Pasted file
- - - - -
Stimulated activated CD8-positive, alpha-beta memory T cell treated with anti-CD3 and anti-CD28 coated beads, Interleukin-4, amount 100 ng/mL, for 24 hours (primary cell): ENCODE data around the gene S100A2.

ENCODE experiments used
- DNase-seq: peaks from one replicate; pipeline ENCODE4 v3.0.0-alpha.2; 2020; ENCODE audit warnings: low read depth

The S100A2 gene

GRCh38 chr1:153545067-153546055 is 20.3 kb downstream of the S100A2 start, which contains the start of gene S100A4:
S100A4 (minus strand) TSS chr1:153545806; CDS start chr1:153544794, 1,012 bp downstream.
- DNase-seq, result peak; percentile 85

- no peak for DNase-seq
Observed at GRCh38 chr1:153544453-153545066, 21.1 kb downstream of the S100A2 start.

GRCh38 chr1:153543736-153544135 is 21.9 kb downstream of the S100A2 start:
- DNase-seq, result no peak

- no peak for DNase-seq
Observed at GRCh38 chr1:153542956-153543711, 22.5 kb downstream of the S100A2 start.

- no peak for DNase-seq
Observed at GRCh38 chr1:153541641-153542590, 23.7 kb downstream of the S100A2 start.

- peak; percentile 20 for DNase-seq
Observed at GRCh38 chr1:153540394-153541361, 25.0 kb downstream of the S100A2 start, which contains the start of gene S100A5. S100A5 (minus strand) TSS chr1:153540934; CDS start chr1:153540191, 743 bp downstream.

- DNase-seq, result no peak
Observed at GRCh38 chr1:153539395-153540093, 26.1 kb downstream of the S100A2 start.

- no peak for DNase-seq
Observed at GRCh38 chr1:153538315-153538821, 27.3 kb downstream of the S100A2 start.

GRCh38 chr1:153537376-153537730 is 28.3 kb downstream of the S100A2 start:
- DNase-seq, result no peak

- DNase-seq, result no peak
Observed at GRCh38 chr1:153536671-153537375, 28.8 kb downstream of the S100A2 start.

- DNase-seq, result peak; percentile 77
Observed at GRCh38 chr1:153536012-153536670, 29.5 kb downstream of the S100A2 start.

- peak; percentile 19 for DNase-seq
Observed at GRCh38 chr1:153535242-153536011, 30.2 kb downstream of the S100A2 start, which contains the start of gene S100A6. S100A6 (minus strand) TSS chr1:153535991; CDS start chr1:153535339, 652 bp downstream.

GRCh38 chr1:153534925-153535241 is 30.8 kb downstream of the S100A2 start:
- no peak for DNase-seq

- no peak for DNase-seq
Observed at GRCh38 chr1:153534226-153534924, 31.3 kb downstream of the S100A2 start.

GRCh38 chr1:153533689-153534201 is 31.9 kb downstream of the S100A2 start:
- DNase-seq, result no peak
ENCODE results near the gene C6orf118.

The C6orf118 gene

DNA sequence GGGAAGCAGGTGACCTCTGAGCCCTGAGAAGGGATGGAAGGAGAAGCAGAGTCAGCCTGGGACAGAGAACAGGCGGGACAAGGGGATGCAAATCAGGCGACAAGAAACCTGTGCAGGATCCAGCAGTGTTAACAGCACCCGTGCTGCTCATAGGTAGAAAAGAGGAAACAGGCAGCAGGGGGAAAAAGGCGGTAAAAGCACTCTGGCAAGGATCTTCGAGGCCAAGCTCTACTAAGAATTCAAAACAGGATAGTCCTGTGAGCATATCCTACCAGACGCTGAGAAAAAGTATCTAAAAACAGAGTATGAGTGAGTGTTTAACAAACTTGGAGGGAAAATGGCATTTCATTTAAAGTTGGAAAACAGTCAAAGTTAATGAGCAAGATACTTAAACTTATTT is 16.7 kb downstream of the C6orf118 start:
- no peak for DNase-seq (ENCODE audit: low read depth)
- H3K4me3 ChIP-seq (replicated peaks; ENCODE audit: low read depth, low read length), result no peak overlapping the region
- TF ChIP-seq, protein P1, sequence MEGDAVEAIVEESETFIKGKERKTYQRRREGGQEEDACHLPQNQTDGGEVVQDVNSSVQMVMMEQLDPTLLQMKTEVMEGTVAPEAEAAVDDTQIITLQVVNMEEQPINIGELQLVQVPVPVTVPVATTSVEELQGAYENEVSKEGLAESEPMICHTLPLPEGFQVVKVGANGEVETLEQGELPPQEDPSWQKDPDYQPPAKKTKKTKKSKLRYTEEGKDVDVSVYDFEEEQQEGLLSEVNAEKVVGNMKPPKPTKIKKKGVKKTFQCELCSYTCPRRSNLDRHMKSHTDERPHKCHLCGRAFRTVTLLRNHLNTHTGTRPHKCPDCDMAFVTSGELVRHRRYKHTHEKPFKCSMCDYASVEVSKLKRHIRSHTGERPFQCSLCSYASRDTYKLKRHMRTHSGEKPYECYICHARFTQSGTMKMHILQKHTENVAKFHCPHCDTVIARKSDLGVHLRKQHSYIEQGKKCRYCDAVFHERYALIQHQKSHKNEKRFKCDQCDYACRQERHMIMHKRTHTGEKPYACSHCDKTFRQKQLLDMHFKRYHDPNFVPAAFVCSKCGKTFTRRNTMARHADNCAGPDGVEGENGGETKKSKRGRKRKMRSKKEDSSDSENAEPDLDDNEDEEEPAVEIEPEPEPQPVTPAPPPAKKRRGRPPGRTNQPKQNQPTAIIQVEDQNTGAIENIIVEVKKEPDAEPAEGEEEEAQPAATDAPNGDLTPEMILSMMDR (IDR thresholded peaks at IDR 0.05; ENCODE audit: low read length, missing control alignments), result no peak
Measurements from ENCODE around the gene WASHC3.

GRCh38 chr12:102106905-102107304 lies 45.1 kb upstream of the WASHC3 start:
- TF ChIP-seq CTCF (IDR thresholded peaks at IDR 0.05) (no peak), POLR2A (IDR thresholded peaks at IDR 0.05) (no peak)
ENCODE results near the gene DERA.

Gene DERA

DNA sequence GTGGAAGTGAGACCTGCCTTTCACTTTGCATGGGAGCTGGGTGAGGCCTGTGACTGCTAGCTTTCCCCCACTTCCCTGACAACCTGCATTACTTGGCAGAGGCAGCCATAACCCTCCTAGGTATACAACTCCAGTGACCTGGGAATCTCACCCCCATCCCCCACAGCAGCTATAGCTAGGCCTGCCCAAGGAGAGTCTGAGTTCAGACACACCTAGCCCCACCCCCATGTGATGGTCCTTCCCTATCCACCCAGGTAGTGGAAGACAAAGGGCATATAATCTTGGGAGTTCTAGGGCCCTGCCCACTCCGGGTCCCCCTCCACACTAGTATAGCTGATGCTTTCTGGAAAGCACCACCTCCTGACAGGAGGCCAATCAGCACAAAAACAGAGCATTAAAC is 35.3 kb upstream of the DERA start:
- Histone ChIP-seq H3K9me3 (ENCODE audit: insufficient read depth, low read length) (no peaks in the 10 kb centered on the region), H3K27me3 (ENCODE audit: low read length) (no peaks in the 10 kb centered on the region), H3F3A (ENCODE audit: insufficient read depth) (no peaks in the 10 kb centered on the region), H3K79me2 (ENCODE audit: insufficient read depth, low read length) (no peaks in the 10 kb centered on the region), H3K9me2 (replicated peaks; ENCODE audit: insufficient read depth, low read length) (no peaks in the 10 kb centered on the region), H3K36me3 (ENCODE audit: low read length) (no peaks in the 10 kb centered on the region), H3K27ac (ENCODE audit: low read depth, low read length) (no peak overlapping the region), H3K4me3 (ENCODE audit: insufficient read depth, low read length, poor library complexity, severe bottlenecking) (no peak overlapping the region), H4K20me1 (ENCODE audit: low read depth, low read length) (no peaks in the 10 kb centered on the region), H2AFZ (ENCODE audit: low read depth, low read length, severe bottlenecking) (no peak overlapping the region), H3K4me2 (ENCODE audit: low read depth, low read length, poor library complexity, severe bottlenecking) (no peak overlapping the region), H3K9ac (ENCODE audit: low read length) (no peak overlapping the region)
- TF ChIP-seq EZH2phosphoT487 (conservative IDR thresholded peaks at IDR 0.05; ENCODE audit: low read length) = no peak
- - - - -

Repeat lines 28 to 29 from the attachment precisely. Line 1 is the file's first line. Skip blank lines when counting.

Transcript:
- peak; percentile 19 for DNase-seq
Observed at GRCh38 chr1:153535242-153536011, 30.2 kb downstream of the S100A2 start, which contains the start of gene S100A6. S100A6 (minus strand) TSS chr1:153535991; CDS start chr1:153535339, 652 bp downstream.